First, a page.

Generally speaking, when I’m at home I like the temperature to be around 70F in the day (68F at night). At least I think I do, because these are the readings I grew to know and love with the old thermostat that controlled our heating and air conditioning system.
Sad to relate, a few days ago that old thermostat went a bit “wonky” – the liquid crystal display failed to the extent that you couldn’t decipher what information it was trying to impart, so I called my heating and air conditioning guy, Olan, and had it replaced.
Everything seemed to be fine at first, but it didn’t take long after Olan had left before I started to realize that things were not quite as I had expected. Now, if the thermostat is reading 70F I feel really cold – it has to be displaying 74F before it feels the way I like it. I was going to call Olan and tell him that the new thermostat was having problems… but then it struck me that this new one may be accurate and it could be that the old one was at fault. Hmmm…
So, my first move was to trundle round to my local pharmacy. When I was a kid you could pick up mercury thermometers very cheaply (we didn’t know they were toxic). Unfortunately, the only units they had on offer were geared up to being placed under your tongue (well, that was one option) and taking your temperature, which wasn’t quite what I was looking for.
Next, I wandered round to my local home improvement mega-store. The only thermometers they have are intended to go outside the house so you can sit in the garden complaining to each other how hot it is, but at least they cover the appropriate range.
The store had a variety of different types available for my delectation and delight. The cheap ones (a couple of dollars) were based on some type of liquid and looked a bit like the old mercury products of my youth. Then there were products based on a metallic spring that cost a few dollars more. (There were also digital versions that cost more again, but my thermostat is digital and I don’t trust it, so I decided to opt for one of the more traditional technologies).
An example metallic-spring-based analog thermometer
The thing is that I had picked one of the cheap-and-cheerful liquid-based units up – and was about to walk off with it – when I noticed that its reading didn’t match that of the next unit in the rack. I think the one in my hand said 60F while the one on the rack was hovering around 64F. So I started rooting through the rack. Believe it or not, every single thermometer gave a different @#$%$ reading. Similarly for the metallic spring-based units (I couldn’t see the values on the digital units).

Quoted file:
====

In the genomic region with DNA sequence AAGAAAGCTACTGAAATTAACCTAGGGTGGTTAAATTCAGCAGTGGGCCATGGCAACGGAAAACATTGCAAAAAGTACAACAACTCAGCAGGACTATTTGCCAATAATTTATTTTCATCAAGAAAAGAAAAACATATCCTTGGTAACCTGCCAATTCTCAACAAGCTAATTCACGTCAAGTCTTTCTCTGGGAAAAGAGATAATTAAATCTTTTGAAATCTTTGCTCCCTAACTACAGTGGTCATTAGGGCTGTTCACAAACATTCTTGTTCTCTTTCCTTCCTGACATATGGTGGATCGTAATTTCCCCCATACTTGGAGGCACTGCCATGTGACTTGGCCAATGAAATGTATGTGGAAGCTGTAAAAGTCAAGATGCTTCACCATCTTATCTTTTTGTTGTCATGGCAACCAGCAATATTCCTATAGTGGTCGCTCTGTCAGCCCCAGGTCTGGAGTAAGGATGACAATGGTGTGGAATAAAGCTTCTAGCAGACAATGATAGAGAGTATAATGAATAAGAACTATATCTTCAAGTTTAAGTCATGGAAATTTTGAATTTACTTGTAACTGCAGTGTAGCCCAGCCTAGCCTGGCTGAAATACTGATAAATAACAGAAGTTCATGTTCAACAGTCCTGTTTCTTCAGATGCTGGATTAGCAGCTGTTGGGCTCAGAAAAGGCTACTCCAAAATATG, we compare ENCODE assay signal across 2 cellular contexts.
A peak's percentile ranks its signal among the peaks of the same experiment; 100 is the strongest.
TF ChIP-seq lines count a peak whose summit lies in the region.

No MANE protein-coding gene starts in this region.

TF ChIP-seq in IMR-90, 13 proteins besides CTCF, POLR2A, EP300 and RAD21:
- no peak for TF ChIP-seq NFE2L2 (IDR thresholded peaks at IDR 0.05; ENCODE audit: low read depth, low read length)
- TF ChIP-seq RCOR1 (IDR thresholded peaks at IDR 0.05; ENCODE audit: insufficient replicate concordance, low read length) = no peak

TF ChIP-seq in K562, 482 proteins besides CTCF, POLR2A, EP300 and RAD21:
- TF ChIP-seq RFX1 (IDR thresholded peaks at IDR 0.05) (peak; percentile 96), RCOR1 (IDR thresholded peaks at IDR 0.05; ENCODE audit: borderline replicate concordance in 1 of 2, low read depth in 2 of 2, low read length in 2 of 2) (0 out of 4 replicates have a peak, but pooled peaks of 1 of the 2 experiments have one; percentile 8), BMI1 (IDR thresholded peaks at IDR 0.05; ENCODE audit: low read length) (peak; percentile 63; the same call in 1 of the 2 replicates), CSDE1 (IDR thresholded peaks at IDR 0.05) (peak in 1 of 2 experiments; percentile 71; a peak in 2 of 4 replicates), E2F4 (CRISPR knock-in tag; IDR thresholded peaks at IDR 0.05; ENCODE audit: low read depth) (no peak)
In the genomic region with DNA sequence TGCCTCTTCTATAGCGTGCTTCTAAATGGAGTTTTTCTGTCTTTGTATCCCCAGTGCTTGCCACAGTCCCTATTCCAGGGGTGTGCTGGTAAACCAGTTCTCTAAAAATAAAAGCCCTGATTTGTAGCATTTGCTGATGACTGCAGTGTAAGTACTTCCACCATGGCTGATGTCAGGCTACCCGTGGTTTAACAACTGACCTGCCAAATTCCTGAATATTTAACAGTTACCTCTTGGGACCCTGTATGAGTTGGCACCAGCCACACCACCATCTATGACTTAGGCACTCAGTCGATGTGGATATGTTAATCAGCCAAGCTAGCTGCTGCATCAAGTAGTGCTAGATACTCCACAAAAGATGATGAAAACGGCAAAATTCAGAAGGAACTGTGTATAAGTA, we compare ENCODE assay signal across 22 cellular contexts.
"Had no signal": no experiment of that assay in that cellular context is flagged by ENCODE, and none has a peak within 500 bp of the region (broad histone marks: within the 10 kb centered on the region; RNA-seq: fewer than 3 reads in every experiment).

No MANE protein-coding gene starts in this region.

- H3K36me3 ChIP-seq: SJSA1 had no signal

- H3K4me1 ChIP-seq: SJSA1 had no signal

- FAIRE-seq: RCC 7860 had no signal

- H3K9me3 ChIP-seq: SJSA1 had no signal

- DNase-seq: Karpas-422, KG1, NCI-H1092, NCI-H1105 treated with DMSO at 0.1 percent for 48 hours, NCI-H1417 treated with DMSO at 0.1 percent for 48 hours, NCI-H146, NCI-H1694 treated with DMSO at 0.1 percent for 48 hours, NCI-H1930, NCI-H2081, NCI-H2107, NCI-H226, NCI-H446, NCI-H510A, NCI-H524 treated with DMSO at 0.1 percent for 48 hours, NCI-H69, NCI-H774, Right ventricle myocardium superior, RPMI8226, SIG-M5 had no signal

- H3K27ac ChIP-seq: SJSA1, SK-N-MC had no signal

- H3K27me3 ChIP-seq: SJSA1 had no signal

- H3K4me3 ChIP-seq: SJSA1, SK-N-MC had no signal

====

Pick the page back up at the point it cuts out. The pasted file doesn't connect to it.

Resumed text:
My temporary workaround solution was to jot down a list of the different temperatures shown by all of the units on display (I think there were about 23 or so). I then averaged out all of the readings and selected the thermometer that came closest to this average value.
When I returned home, I stood this thermometer on a table under the main thermostat – left things to settle down for an hour or so – and then checked to discover that the liquid thermometer shows around 68.5F when the digital thermostat reads 74F.
Arrggghhh! If the liquid thermometer had showed 70F to 74F on the thermostat, then I would have felt totally vindicated, but the fact that it shows 68.5F has thrown me off the other way. Was the old thermostat also in error? Are all three units lying to me?
In fact this raises several issues. First and foremost, how do I go about definitively measuring the temperature in my house in the vicinity of the thermostat in order to decide exactly what’s going on?
The other big issue is that I am shocked and horrified (well, at least a tad surprised) by the fact that something as simple as measuring the temperature is proving to be so problematical. I guess that if you had asked me a couple of days ago, I would have been under the assumption that modern manufacturing processes have been so perfected that something like a box of thermometers would have all given much the same reading. I could accept some small error due to tolerance, like say half a degree (although I would have preferred a quarter of a degree), but finding a range of readings from 60F to 67F in a rack of thermometers just blows me away.
Now I’m wondering what other instruments are lying to me?
If you found this article to be amusing and/or of interest, visit Programmable Logic Designline
where – in addition to my blogs on all sorts of "stuff" (also check out my Max's Cool Beans
blog) – you will find the latest and greatest design, technology, product, and news articles with regard to programmable logic devices of every flavor and size (FPGAs, CPLDs, CSSPs, PSoCs...).
Also, you can obtain a highlights update delivered directly to your inbox by signing up for my weekly newsletter – just Click Here
to request this newsletter using the Manage Newsletters tab (if you aren't already a member you'll be asked to register, but it's free and painless so don't let that stop you [grin]).